“Green is the new black” is so 2007. Oscars were won for a film about a slide show about global warming. Demand for hybrid cars outpaced production. Media companies, sports teams, everyone it seemed was turning green, toting thermoses and donning organic tees.
Was it all just a fad? Not entirely. A recent poll, conducted by Pew Research Center for the People & the Press, found that the percentage of Americans who believe there is solid evidence the earth is warming due to pollution, has dropped to 57 percent, down from 77 percent in 2006, and 71 percent in April 2008. However, despite their misgivings about the science, half the respondents still say they support limits on greenhouse gases, even if they could lead to higher energy prices, and a majority—56 percent—feel the United States should join other countries in setting standards to address global climate change.
With the economy and jobs foremost on people’s minds, no wonder they “see these issues as less grave” says Andrew Kohut, the director of the research center, which conducted the poll from September 30 to October 4, 2009.
It should be no less surprising, given the economic stresses on the American family, that many are seeing green in a more serious light, not as a luxury to indulge in when times are good, but as a necessity to integrate into all aspects of life especially when times are tough.
Homeowners are realizing that it makes practical good sense to retrofit their homes so energy and money don’t go out the window or through the roof. And parents are choosing to avoid exposing their family to toxins in common household products that may trigger costly chronic illness later in life, especially when safer alternatives are available. Families are making more meals at home because it’s smarter, better for them and cheaper.
Cities and towns are getting smarter as well, and imposing sensible policies like congestion and parking pricing in their downtowns, knowing that this will yield the triple benefit of increased revenues, a more livable city in which more people walk or use public transportation, and a reduction in emissions of global heat-trapping pollution.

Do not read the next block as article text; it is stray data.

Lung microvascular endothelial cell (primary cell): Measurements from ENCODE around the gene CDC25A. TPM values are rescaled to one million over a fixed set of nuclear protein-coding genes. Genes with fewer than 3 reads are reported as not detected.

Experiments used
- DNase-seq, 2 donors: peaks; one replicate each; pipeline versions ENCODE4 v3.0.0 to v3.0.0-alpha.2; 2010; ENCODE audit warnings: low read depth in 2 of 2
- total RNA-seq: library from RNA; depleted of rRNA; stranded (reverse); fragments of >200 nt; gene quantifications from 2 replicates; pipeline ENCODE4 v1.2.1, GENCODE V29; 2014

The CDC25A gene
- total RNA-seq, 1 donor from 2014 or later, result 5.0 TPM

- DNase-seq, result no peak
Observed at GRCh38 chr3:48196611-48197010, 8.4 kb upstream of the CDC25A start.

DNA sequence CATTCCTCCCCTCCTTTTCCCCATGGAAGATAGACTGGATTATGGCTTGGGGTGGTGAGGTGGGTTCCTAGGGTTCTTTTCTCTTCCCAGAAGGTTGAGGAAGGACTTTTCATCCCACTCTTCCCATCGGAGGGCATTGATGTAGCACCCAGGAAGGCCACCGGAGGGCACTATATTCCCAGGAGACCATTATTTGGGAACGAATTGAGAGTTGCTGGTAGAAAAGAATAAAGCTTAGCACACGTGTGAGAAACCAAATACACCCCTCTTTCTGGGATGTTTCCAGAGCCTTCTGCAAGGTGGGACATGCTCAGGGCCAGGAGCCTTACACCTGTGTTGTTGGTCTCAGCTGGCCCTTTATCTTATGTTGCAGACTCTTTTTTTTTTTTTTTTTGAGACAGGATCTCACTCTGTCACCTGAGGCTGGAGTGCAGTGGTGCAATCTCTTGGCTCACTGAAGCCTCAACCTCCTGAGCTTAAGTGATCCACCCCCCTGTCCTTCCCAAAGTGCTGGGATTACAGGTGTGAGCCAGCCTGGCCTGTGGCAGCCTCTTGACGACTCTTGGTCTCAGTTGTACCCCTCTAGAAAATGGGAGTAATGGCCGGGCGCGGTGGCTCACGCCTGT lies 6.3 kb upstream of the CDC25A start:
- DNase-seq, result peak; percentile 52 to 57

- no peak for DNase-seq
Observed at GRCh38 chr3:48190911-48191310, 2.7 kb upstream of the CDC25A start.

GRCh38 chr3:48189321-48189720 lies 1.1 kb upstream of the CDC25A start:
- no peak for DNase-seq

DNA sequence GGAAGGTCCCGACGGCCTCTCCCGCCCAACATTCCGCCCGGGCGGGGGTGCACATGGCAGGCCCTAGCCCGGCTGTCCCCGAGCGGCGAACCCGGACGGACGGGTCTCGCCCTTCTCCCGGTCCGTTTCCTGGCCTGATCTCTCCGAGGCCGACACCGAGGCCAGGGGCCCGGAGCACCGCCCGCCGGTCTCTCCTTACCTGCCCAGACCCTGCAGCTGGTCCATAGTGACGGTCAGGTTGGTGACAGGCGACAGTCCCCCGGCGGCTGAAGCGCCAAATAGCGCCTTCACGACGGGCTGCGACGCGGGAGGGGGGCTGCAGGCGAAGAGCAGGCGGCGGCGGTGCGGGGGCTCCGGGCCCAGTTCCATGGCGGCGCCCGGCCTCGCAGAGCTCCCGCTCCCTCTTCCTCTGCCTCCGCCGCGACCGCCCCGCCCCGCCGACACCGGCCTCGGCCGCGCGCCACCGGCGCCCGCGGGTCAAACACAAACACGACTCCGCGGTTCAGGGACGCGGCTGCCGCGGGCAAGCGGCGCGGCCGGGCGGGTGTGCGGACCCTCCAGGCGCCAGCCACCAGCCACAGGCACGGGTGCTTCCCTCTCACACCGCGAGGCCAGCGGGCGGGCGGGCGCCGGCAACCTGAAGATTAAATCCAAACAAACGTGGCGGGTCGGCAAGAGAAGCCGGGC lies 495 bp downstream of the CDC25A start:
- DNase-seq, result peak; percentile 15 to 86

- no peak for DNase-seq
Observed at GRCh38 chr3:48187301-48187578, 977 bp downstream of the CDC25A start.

Others of course are way ahead of the United States. Entire countries have begun tagging their food with the CO2 pollution generated in its production in the hopes of influencing consumers’ food choices.
The U.S. does have Colin Beavan, known now as No Impact Man, who made a year-long commitment to live without producing any net impact on the environment. In his own words: no trash, no carbon emissions, no toxins in the water, no elevators, no subway, no products in packaging, no plastics, no air conditioning, no TV, no toilets.
These are serious actions being taken by real people to address real and very serious problems. Green may not be in anymore, but concern that is great enough to elicit action can’t be reduced to a color. Being smart, sensible, practical about every day living–this is what’s behind the attitudinal and behavioral shift we are seeing in homes and neighborhoods across America and around the world. Prevention is back – preventing waste, preventing harm, preventing illness–as is conservation, reminding many of us of our parents and grandparents who saved every piece of aluminum foil, who made meals with leftovers in mind, and who conserved because to be wasteful cost too much.
I’ve been involved in the green consumer movement for nearly 20 years, working to provide consumers the information they need to make the best choices for their health and the planet. There have been ebbs and flows, but basically a trending upward in interest in these issues–health, home, food, safety–and very recently a renewed sense that we’ve moved beyond the debate, the urgency of the problems demand action now. Even among entrenched Republicans in the Senate, there appears to be a thawing in attitude and a readiness for action, led most recently by Lindsey Graham, who declared his commitment to getting energy and climate legislation passed.
This renewed sense of urgency and readiness to act has been a motivator these past few months as I helped to update Simple Steps, NRDC’s news you-can-use web portal. We wanted to create a place where real people concerned about real things—their kids, their health, their community, their future could find smart solutions to serious matters that affect and are affected by their everyday life decisions. There is no doubt in my mind that people care—what they want to know is what to do. Come check out Simple Steps and let us know what you think.
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